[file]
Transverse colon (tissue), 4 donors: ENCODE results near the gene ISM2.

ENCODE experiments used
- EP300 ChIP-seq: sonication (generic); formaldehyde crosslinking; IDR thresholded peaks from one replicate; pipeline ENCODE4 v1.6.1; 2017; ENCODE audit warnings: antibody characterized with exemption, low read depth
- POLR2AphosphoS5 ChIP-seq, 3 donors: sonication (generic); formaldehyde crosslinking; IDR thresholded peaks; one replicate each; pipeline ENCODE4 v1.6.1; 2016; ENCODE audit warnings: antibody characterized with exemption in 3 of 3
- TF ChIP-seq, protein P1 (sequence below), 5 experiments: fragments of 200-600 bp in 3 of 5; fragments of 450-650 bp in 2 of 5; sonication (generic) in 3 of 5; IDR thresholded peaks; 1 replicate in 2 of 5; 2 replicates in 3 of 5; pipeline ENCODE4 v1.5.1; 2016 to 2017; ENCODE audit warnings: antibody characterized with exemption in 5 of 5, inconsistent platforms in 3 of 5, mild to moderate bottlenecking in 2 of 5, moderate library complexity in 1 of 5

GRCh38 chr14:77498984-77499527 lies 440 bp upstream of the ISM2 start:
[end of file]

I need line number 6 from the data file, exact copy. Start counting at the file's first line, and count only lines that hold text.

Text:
GRCh38 chr14:77498984-77499527 lies 440 bp upstream of the ISM2 start: